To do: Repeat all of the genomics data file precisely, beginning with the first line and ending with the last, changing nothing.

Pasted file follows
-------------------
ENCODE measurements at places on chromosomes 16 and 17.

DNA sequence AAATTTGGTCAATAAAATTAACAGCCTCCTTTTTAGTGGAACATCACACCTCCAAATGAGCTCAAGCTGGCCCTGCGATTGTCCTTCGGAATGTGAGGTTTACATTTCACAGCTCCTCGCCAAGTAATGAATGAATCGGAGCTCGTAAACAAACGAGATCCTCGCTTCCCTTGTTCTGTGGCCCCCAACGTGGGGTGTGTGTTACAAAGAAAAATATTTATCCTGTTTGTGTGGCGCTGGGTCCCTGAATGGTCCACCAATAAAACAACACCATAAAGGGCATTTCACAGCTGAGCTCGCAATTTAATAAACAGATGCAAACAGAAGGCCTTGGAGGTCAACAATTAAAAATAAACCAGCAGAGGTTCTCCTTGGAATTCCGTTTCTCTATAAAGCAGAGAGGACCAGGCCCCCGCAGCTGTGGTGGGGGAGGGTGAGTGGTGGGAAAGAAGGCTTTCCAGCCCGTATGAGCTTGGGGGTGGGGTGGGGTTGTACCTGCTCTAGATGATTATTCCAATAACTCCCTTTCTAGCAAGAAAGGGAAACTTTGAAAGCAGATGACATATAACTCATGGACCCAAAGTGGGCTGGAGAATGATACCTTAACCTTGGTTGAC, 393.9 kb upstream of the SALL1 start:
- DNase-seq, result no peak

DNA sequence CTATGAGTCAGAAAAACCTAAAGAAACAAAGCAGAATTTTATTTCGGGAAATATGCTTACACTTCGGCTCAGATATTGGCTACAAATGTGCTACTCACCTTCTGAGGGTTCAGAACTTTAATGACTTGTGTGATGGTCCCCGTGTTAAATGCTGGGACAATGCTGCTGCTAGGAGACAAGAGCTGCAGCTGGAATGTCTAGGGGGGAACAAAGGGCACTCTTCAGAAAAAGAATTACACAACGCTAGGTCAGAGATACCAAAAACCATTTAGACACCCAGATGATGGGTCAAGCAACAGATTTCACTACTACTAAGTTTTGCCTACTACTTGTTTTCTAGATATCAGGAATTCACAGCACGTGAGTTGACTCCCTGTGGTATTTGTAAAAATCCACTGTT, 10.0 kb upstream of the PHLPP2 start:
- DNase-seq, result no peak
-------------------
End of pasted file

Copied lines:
ENCODE measurements at places on chromosomes 16 and 17.

DNA sequence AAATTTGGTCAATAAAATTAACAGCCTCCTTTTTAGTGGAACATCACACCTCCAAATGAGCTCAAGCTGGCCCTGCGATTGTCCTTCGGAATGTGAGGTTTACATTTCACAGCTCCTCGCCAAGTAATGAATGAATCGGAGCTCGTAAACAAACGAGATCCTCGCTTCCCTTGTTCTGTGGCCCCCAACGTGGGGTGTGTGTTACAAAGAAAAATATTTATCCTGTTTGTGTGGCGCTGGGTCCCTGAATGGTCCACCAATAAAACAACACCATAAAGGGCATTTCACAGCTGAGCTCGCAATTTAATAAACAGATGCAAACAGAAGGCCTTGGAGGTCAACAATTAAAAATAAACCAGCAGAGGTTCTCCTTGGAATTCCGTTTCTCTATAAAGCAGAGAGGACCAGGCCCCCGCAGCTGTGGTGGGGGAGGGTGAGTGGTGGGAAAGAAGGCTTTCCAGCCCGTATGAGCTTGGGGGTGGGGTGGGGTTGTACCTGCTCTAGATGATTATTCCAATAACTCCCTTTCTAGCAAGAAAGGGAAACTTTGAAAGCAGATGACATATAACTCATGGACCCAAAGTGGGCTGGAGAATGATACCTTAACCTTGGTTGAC, 393.9 kb upstream of the SALL1 start:
- DNase-seq, result no peak

DNA sequence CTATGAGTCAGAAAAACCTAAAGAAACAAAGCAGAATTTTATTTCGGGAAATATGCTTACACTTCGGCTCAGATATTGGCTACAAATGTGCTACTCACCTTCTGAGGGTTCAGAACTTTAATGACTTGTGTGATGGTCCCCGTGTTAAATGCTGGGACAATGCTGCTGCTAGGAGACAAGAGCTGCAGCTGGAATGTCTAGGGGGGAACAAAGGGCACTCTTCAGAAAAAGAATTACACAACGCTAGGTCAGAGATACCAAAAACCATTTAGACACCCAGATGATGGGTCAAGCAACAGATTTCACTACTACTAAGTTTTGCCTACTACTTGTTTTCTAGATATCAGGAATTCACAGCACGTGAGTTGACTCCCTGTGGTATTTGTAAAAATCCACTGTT, 10.0 kb upstream of the PHLPP2 start:
- DNase-seq, result no peak